To evaluate whether lack of cystatin C affects the inflammatory process of atherosclerosis, lesions in the aortic valves were stained for monocyte/macrophage content. The relative proportion of macrophages was not significantly different in cysC−/− apoE−/− mice and cysC+/+ apoE−/− mice (Figure 3A). However, the total amount of macrophages was increased in cysC−/− apoE−/− mice compared with cysC+/+ apoE−/− mice, (183 000±22 000 μm2 per section and 126 000±10 000 μm2 per section, respectively; P=0.027). Subvalvular lesions were stained with Masson’s technique to determine whether lack of cystatin C and the resulting potential increase in cathepsin activity would affect the collagen content of the plaques. No significant difference was detected in collagen content in cysC−/− mice compared with mice expressing the protein (Figure 3B).
Because cystatin C is an inhibitor of elastin-degrading cathepsins, a potential increased elastase activity in the cysC−/− mice could be expected. A recent publication reported increased aortic expansion in apoE−/− mice lacking cystatin C expression after 12 weeks of Western diet, which may be attributable to a disrupted arterial elastin structure.17 Thus, we measured the aortic circumferences at 5-mm intervals of the aorta, starting at the aortic arch and ending at the bifurcation, but could not detect any significant difference between cysC−/− apoE−/− and cysC+/+ apoE−/− mice (Figure 4). Moreover, the length of the aorta did not differ between cysC−/− and cysC+/+ mice (27.1±1.1 and 29.0±0.3 mm, respectively; P=0.15).
Effect of Transplantations of CysC−/− Hematopoietic Cells
To determine whether the increased atherosclerotic manifestations of cysC−/− mice were attributable to lack of cystatin C in hematopoietic cells, such as macrophages, lymphocytes, and platelets, we performed bone marrow transplantations. Ten-week-old female apoE−/− mice were injected with either cysC−/− apoE−/− or cysC+/+ apoE−/− bone marrow from male donator mice of similar age. The mice were given high-fat diet for the same time period as the double knockout mice. To establish engraftment of donor cells, blood cells of recipient mice were analyzed for presence of the Y chromosome (Figure 5). In addition, a PCR-confirming presence of the cysC−/− or cysC+/+ gene in blood cells of the mice was performed (data not shown). The bone marrow–transplanted mice showed no differences in weight or plasma cholesterol levels (301±34 and 377±50 mg/dL, transplanted with cysC−/− or cysC+/+ bone marrow cells, respectively; P=0.22).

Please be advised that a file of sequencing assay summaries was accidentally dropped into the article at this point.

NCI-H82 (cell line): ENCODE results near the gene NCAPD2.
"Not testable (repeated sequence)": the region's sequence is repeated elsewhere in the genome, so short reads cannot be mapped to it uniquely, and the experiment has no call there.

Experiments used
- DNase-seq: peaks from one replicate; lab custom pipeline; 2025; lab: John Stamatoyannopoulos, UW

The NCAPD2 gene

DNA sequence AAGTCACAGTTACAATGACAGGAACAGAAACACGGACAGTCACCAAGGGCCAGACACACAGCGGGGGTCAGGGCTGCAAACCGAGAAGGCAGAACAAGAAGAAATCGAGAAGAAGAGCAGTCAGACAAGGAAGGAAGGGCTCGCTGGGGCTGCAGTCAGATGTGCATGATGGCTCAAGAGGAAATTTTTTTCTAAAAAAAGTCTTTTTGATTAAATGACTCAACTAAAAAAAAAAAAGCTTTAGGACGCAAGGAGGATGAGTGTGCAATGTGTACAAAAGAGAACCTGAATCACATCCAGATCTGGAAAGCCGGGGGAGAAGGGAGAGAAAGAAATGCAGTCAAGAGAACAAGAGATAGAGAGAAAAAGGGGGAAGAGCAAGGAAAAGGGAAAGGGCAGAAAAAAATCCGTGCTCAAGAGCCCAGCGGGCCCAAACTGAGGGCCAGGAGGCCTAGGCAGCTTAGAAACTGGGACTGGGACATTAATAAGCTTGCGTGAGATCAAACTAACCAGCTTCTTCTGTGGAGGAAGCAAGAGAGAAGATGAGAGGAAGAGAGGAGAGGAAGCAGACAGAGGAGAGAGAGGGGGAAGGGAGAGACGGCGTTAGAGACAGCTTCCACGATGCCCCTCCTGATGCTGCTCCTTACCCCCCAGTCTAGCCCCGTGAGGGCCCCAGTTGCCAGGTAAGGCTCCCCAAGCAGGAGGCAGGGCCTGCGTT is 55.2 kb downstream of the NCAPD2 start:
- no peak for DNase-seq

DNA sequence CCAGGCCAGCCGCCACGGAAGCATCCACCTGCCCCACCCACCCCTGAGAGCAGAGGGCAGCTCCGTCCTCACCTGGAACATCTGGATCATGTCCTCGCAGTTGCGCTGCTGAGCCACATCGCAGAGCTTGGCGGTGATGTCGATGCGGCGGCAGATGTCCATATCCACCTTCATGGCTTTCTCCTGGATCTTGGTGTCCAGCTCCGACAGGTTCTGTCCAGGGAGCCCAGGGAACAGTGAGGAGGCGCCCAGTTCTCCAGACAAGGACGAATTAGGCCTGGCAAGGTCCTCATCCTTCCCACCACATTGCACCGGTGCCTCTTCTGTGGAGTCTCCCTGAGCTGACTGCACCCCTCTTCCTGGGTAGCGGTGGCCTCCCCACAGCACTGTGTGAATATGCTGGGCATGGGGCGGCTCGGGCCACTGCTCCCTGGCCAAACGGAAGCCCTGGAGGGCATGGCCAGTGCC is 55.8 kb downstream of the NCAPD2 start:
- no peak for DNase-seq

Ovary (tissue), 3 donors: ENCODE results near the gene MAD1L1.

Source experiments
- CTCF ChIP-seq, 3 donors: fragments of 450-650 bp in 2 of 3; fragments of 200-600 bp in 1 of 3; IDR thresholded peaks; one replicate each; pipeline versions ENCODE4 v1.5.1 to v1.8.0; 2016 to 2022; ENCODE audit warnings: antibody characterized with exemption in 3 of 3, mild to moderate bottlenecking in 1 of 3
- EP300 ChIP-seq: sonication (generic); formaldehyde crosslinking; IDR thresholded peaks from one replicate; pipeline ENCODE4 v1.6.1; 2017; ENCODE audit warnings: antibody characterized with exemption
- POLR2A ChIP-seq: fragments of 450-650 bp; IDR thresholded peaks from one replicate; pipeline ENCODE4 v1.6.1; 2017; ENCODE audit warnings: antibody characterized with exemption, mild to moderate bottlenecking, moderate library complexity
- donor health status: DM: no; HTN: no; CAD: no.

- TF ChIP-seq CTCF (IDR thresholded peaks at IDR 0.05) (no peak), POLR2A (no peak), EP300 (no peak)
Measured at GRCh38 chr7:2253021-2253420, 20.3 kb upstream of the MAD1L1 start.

The extent of atherosclerosis was analyzed by measuring cross-sections of subvalvular plaque area as well as lipid accumulation of the thoracic part of the aorta in en face preparations. However, no significant differences were found in apoE−/− mice, which received cysC−/− apoE−/− bone marrow cells compared with mice injected with cysC+/+ apoE−/− cells (Table). In addition, lipid content in subvalvular lesions, determined by Oil Red O staining, was similar in the 2 groups (Table).
The ability of inflammatory cells to degrade the basement membrane and extracellular matrix components present in the intima is likely to be affected by protease activity. Correspondingly, an increased amount of macrophages was seen in apoE−/− mice lacking cystatin C. Thus, we looked for differences in macrophage content in lesions of bone marrow–transplanted mice as a measurement of monocyte/macrophage infiltration. However, no such difference was found (Table). As a measurement of macrophage protease activity on connective tissue composition, Masson’s staining of the lesions was quantified. The collagen content of lesions did not differ between the 2 groups (Table).
Protease inhibitors are generally regarded as atheroprotective because proteases participate in matrix degradation, a process regarded mostly as atherogenic. Matrix degradation facilitates macrophage infiltration. Moreover, degradation of the fibrous cap may result in plaque rupture. On the other hand, smooth muscle cell (SMC) migration from the media to the intima also requires degradation of matrix proteins of surrounding basement membranes as well as the internal elastic lamina. This process is believed to stabilize the plaque, although plaque area increases. In addition, degradation of matrix components binding LDL may influence the disease progression. The complex role of proteases is exemplified by studies showing that MMP-3 deficiency in apoE−/− mice resulted in increased lesion area, whereas lack of MMP-9 reduced plaque area, and lack of MMP-12 did not affect lesion growth.18,19
The question of whether the protease inhibitor cystatin C is an atherogenic or protective protein is difficult to answer without performing in vivo studies. However, lack of the protease cathepsin S, which is inhibited by cystatin C, in LDLR−/− mice decreases atherosclerosis,11 thus pointing for a role of cystatin C as an atheroprotective protein. To directly address the role of cystatin C in cardiovascular disease, we generated atherosclerotic cysC−/− apoE−/− mice and compared them with cysC+/+ apoE−/− mice. In apoE−/− mice, cystatin C deficiency results in an increased subvalvular plaque area as well as a tendency toward increased plaques in the aorta, demonstrating an atheroprotective role of cystatin C. The increase in lesion area in the subvalvular area was small (15%) but highly significant (P=0.001; Figure 2A). The increase in aortic atherosclerosis was greater (2-fold) but did not reach significance. This disparity could be because aortic valves are one of the earliest sites in the aortic tree where lesions will appear, whereas lesions in the descending aorta form at a later time point.